Addled By A Drug

Chet leaned across the restaurant table, looked deeply – and of course longingly – into my eyes and said, “I want to be your lover.”  Then he kissed me.

This was our second date.

I knew from the moment I met him earlier in the evening that this was his intention, without his having to say a word.

Did I know it consciously?  Could I have articulated this knowledge?  Probably not.

But my body knew it.  That carefully calibrated tuning fork made up of my skin, my blood and my nerves started vibrating as soon as I greeted him where he stood, waiting for me in the theater lobby.

What caused all that commotion, that furious vibrating?  Waves.  Waves of
testosterone.  Aimed at me.  Rolling over me, seeping into my pores.  Addling my brain.

This is what was going on in Chet’s head. No wonder I felt addled.

That’s exactly what it did.  All that male drug directed at me
totally addled my brain.  Decades,  literally decades, make that more than two decades, had passed since I last experienced the full force of the hormones of a new man focused on me.  The waves swept away the whole  persona of calmness and coolness I usually project, leaving behind a jittery,
over-bright, overly talkative, silly me.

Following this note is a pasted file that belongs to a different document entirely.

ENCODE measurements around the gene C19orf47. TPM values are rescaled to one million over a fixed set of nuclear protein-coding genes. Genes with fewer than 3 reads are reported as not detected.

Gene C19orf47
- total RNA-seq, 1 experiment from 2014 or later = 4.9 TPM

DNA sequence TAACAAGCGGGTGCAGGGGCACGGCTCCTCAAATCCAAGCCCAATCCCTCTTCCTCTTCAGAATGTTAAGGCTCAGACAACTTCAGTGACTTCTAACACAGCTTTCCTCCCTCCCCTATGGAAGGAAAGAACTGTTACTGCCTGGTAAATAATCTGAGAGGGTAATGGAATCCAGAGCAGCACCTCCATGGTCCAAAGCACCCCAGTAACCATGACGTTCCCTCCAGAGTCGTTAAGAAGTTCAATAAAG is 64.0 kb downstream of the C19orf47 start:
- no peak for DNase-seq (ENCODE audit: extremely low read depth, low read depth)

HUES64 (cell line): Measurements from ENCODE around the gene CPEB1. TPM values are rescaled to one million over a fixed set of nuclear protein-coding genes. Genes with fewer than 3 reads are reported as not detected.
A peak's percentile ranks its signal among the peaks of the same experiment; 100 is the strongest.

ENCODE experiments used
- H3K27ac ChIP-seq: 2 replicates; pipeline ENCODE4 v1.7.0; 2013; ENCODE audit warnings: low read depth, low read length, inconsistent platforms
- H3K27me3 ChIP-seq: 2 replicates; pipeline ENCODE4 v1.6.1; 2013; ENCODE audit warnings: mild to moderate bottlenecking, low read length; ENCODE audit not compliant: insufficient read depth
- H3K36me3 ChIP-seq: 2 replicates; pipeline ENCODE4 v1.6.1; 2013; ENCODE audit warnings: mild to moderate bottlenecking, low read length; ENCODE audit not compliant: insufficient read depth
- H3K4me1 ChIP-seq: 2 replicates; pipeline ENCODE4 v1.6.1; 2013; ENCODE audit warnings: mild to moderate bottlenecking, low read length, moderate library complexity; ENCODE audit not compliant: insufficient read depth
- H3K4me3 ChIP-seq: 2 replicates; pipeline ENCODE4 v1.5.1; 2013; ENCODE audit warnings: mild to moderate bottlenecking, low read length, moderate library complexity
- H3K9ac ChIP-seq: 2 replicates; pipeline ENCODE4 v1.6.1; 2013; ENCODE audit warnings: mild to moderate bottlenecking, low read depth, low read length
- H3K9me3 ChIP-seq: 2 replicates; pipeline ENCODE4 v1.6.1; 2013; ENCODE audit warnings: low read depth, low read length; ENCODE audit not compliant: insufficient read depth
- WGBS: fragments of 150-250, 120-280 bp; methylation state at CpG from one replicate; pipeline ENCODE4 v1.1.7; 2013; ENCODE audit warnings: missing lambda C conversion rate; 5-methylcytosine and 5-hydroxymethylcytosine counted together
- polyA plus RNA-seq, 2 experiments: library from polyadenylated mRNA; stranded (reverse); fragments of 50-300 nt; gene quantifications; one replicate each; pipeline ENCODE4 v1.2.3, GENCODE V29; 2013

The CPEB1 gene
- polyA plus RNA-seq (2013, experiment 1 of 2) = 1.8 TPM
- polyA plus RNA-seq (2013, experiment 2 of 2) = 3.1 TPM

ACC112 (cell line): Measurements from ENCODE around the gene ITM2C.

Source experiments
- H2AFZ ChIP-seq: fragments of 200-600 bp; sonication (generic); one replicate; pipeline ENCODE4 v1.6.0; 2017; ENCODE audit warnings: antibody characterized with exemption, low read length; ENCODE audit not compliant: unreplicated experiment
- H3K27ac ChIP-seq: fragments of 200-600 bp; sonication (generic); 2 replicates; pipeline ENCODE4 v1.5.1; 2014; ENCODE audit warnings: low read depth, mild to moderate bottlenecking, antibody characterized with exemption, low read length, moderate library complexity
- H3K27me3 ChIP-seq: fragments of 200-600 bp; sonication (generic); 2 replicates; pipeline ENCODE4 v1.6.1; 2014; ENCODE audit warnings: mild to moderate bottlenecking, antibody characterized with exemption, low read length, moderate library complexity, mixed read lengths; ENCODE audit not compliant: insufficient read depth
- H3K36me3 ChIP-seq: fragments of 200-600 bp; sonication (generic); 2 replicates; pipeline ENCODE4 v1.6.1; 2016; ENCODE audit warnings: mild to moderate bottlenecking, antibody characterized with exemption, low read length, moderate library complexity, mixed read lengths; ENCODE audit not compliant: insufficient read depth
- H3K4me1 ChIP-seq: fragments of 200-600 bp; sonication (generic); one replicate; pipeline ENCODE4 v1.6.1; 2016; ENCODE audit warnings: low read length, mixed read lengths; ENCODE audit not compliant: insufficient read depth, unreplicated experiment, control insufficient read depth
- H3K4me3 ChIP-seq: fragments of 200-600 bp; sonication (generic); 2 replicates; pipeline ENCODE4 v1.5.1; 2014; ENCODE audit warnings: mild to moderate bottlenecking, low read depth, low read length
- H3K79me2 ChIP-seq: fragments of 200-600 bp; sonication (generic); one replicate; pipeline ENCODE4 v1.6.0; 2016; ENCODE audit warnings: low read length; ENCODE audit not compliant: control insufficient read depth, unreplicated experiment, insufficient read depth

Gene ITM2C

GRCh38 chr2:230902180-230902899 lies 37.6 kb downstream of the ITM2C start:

Right before the lights dimmed and the orchestra struck up the first notes of the overture, he  announced, “We’re going to have to delay our plans to go out dancing.  I injured my shoulder this week.”

Sympathy was called for, so I said. “That’s too bad. What happened?”

“I over did it at the gym.  I just met this beautiful woman…”  Here he paused, looked in my eyes and smiled so I couldn’t misunderstand to whom he referred. “…and I want to look my best for her.”

The orchestra saved me from having to respond.  That simple remark, flattering as it was, threw me into a greater tizzy.  That was exactly what my ex-husband had done.  When we went out on our second date, Alan announced that he was on a diet.
He didn’t say why, made no comment about meeting a beautiful woman, but
the implication was clear.

Alan sent about the same dosage of hormones my way on that second date as Chet did. The big difference was that in Alan’s case it was completely and joyfully reciprocated.  With Chet, the flow was one way. My confusion and mindless babbling – I’d be embarrassed to reconstruct that evening’s conversation – were all a result of his chemistry, not mine.

I continued to feel off balance through the intermission, as we walked to the restaurant, and on through dinner.  It all culminated with me making our waitress cry.

She was exceptional, that woman; attentive, tactful, efficient, capable of ignoring the kissing going on at her corner table.

I was hyper aware of her, this attractive, thirty-something woman, in the way we are when our senses are over stimulated, when we’re high on a drug.

So, when she brought the check, I gave her my warmest smile and said, “Thank you for being such a wonderful part of our evening.  You’ve worked so hard and so smart to make this the best  dinner for us. I admire your gracious ease at your job”